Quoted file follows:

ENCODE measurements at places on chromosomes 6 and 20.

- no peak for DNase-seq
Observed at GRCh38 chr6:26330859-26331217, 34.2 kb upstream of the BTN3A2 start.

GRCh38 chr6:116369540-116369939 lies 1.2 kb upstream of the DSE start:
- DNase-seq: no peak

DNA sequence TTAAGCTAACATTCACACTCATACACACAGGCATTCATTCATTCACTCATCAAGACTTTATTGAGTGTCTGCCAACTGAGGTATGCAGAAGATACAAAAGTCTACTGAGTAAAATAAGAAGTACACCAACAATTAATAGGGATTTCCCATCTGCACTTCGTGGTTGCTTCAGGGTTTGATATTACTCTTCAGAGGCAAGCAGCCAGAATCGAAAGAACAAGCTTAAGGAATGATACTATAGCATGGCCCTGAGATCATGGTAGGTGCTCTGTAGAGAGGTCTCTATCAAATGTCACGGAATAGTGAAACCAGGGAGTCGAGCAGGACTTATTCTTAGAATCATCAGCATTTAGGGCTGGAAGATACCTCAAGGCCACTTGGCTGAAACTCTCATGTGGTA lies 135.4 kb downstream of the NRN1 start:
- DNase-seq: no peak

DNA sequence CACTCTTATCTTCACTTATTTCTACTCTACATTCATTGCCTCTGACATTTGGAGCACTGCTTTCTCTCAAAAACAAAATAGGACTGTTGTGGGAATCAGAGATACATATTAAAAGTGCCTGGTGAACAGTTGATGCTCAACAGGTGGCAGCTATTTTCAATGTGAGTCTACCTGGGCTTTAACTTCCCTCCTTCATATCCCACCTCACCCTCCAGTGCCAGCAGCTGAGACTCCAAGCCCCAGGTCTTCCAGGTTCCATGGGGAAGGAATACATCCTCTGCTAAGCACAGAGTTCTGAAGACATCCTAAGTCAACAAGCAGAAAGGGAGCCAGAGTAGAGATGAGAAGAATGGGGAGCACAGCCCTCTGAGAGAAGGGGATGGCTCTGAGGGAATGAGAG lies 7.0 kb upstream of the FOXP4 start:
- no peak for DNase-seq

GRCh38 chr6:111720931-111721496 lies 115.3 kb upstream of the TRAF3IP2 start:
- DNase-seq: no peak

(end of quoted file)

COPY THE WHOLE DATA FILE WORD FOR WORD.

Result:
ENCODE measurements at places on chromosomes 6 and 20.

- no peak for DNase-seq
Observed at GRCh38 chr6:26330859-26331217, 34.2 kb upstream of the BTN3A2 start.

GRCh38 chr6:116369540-116369939 lies 1.2 kb upstream of the DSE start:
- DNase-seq: no peak

DNA sequence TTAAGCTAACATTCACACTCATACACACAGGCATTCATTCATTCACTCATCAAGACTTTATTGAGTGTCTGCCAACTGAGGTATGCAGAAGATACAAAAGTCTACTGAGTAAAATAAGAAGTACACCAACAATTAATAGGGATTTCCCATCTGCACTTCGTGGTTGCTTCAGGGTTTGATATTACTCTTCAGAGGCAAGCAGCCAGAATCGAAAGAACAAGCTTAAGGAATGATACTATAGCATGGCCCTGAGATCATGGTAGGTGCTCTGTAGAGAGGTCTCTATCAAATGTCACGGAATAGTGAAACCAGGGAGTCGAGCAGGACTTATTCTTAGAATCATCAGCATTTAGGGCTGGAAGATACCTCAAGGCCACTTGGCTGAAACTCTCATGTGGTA lies 135.4 kb downstream of the NRN1 start:
- DNase-seq: no peak

DNA sequence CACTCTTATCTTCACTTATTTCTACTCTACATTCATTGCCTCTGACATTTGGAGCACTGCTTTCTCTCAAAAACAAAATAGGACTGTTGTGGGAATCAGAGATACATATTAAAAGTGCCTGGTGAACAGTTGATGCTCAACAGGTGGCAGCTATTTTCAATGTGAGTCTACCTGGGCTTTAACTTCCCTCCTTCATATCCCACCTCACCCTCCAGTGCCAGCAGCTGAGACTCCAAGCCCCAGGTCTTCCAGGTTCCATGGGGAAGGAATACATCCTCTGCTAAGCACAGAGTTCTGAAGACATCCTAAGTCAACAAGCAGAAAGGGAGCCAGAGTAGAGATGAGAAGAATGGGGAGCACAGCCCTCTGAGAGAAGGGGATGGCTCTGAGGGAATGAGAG lies 7.0 kb upstream of the FOXP4 start:
- no peak for DNase-seq

GRCh38 chr6:111720931-111721496 lies 115.3 kb upstream of the TRAF3IP2 start:
- DNase-seq: no peak